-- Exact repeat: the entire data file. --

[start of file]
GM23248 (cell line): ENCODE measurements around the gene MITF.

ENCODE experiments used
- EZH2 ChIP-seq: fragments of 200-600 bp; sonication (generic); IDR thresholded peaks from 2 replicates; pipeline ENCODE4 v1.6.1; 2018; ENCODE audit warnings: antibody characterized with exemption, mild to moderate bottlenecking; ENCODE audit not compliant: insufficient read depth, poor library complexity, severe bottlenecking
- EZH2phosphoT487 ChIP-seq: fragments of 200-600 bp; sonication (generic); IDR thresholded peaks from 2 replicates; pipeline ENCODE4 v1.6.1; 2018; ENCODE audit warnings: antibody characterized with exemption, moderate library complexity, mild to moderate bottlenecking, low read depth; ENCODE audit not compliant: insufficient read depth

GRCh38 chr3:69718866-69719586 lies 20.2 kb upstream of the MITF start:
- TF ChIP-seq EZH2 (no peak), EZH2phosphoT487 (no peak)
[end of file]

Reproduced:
GM23248 (cell line): ENCODE measurements around the gene MITF.

ENCODE experiments used
- EZH2 ChIP-seq: fragments of 200-600 bp; sonication (generic); IDR thresholded peaks from 2 replicates; pipeline ENCODE4 v1.6.1; 2018; ENCODE audit warnings: antibody characterized with exemption, mild to moderate bottlenecking; ENCODE audit not compliant: insufficient read depth, poor library complexity, severe bottlenecking
- EZH2phosphoT487 ChIP-seq: fragments of 200-600 bp; sonication (generic); IDR thresholded peaks from 2 replicates; pipeline ENCODE4 v1.6.1; 2018; ENCODE audit warnings: antibody characterized with exemption, moderate library complexity, mild to moderate bottlenecking, low read depth; ENCODE audit not compliant: insufficient read depth

GRCh38 chr3:69718866-69719586 lies 20.2 kb upstream of the MITF start:
- TF ChIP-seq EZH2 (no peak), EZH2phosphoT487 (no peak)